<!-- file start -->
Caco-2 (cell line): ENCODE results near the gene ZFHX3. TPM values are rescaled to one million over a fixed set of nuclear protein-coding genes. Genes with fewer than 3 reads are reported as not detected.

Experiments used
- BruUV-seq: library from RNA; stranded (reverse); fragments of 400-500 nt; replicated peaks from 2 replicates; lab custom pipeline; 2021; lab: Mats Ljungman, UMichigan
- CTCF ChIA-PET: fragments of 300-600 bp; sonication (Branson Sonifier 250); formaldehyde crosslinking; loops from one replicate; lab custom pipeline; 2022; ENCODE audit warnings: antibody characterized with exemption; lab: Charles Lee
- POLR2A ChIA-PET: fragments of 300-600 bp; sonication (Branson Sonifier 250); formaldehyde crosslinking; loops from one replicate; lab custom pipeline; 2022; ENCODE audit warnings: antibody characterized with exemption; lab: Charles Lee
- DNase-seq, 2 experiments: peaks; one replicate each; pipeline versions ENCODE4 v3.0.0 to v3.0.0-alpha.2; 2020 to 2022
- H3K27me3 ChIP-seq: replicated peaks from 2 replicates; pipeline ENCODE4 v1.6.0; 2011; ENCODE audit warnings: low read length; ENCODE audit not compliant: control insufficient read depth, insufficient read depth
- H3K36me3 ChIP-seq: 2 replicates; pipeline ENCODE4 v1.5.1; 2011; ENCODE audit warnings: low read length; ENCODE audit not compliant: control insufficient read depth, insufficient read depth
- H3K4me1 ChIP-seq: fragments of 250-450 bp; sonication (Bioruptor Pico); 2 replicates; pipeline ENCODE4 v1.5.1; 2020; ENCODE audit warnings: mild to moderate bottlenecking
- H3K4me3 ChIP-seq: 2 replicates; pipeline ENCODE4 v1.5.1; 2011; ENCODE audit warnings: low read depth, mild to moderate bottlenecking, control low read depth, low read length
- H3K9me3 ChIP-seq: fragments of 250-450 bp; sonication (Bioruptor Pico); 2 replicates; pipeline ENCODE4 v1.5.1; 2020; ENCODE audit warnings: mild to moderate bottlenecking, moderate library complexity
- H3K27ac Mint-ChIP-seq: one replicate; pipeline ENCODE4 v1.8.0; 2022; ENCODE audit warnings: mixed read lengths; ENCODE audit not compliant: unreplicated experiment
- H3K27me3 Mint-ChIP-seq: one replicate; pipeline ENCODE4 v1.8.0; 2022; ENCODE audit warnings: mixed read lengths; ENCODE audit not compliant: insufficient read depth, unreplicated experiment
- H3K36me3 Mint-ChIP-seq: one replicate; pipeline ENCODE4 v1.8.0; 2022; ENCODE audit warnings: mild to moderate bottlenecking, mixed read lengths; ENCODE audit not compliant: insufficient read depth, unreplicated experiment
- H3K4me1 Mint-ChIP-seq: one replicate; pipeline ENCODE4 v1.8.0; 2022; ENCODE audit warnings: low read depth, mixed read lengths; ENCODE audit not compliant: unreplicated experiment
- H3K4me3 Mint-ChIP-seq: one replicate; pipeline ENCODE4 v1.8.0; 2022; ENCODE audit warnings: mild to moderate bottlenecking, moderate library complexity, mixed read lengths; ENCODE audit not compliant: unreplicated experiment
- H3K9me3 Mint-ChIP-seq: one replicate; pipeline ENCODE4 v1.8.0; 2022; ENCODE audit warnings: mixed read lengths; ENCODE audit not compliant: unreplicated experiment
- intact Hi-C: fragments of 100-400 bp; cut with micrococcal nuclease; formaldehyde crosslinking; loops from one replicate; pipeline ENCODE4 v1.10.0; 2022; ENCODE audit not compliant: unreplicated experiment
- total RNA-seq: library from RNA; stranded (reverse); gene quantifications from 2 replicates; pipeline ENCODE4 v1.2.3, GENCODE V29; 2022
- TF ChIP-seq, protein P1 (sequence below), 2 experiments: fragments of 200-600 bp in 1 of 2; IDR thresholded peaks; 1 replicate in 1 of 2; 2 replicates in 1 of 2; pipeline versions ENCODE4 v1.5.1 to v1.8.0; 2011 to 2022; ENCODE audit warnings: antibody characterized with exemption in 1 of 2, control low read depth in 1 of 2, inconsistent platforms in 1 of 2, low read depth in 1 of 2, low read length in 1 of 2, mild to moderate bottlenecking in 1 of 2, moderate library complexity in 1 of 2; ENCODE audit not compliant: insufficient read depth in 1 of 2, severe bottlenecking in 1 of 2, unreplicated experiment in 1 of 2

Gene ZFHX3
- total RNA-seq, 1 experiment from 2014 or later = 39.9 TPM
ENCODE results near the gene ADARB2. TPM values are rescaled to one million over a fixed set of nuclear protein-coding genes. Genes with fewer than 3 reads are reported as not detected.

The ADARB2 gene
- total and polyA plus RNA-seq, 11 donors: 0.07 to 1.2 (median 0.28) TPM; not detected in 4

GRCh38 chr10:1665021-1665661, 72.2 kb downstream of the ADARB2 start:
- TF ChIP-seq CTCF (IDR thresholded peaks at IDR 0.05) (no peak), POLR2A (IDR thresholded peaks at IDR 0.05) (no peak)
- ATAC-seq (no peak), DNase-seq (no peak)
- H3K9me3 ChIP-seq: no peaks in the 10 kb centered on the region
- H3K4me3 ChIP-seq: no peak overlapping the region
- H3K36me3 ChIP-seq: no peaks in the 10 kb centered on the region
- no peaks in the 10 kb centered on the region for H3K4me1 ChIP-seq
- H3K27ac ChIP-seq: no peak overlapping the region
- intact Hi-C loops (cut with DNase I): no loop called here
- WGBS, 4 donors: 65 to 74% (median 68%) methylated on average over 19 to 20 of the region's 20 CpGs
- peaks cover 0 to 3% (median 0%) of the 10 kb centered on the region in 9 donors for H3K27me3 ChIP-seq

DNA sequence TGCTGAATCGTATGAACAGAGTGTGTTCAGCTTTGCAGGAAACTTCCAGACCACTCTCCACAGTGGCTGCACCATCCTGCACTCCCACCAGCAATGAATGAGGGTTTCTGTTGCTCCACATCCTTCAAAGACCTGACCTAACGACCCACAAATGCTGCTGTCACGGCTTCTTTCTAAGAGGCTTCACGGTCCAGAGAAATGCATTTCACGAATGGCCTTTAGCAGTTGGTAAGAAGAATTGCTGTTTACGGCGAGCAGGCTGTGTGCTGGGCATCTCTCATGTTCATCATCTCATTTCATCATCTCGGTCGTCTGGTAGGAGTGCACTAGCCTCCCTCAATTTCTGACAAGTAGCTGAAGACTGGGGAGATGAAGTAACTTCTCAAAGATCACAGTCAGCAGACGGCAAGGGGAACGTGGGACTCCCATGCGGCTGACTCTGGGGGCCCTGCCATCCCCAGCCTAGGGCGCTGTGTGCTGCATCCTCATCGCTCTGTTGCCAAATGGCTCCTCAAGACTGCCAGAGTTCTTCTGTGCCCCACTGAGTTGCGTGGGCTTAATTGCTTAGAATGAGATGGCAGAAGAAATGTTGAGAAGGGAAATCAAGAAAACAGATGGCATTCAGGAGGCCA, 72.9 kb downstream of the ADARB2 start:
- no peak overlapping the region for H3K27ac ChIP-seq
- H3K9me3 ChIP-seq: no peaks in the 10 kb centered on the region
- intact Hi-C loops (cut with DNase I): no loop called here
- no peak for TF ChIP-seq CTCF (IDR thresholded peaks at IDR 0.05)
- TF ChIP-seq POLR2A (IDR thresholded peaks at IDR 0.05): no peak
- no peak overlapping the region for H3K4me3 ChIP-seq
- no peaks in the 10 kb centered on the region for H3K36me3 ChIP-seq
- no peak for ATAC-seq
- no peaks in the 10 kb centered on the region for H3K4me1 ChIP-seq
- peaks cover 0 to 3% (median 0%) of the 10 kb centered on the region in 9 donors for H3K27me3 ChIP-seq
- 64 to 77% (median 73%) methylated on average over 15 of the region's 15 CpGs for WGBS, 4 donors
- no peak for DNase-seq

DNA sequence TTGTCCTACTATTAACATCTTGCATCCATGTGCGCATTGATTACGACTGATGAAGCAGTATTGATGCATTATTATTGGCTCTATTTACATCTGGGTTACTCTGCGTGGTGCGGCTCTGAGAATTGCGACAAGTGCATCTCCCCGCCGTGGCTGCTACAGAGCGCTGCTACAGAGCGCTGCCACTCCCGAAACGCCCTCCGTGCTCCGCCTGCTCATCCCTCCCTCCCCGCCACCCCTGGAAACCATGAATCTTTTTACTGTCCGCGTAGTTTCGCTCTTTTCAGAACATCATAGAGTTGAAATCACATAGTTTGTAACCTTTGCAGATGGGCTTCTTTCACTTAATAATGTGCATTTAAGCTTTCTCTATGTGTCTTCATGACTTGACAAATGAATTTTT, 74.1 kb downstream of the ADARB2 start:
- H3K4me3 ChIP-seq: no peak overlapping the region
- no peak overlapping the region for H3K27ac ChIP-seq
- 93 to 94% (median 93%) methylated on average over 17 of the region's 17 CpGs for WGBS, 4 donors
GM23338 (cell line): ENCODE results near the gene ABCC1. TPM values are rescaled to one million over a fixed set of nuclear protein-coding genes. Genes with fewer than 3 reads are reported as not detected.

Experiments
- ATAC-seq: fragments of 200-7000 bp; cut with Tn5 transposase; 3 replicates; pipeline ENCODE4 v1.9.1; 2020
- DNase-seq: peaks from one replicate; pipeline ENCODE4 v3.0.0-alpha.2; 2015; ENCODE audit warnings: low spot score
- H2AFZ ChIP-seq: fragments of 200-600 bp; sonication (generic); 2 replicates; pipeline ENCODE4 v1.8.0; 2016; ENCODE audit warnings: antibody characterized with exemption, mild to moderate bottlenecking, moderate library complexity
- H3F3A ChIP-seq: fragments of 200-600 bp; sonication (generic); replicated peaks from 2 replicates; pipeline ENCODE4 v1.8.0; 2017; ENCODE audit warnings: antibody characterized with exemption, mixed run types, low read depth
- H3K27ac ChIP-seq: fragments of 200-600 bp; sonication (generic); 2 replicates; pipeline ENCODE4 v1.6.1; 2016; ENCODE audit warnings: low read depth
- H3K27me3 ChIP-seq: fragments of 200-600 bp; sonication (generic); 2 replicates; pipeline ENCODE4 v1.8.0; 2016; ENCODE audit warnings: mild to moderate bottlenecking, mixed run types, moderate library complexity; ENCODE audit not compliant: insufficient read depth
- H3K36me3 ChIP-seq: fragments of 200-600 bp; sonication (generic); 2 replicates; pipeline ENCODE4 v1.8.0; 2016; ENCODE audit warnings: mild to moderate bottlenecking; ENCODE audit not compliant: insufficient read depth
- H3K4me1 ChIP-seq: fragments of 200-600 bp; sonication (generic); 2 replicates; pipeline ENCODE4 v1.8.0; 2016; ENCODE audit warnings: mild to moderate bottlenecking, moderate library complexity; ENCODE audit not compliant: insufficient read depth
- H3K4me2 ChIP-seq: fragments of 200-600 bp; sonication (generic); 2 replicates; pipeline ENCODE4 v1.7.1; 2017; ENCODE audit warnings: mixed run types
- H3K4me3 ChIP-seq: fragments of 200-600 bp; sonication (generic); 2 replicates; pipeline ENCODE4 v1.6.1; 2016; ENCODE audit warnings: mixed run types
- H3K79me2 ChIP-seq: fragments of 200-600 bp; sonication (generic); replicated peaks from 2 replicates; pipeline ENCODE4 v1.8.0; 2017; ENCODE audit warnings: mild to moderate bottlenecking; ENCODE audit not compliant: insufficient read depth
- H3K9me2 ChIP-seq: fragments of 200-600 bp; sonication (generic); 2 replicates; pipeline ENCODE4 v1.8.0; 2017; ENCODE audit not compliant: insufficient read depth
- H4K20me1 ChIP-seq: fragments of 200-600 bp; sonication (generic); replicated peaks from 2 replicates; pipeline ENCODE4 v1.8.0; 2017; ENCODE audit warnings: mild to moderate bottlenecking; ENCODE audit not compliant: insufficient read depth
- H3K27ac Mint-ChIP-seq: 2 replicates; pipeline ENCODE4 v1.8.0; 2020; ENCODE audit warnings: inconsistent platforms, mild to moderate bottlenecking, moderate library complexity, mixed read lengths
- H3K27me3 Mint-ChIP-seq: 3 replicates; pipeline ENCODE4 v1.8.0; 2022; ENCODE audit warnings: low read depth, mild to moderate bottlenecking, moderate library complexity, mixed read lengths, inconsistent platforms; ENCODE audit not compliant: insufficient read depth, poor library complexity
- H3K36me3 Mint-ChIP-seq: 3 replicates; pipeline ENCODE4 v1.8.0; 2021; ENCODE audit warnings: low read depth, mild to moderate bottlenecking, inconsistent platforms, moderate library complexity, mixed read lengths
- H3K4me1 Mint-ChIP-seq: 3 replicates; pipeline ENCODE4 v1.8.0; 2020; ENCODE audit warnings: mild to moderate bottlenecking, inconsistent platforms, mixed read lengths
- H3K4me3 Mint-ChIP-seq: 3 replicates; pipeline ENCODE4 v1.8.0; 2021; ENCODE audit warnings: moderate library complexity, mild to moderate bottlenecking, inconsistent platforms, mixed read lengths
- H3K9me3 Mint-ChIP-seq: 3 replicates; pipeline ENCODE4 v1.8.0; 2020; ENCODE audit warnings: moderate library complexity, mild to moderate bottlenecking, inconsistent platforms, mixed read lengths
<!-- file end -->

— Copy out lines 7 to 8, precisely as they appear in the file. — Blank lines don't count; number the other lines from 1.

- H3K27me3 ChIP-seq: replicated peaks from 2 replicates; pipeline ENCODE4 v1.6.0; 2011; ENCODE audit warnings: low read length; ENCODE audit not compliant: control insufficient read depth, insufficient read depth
- H3K36me3 ChIP-seq: 2 replicates; pipeline ENCODE4 v1.5.1; 2011; ENCODE audit warnings: low read length; ENCODE audit not compliant: control insufficient read depth, insufficient read depth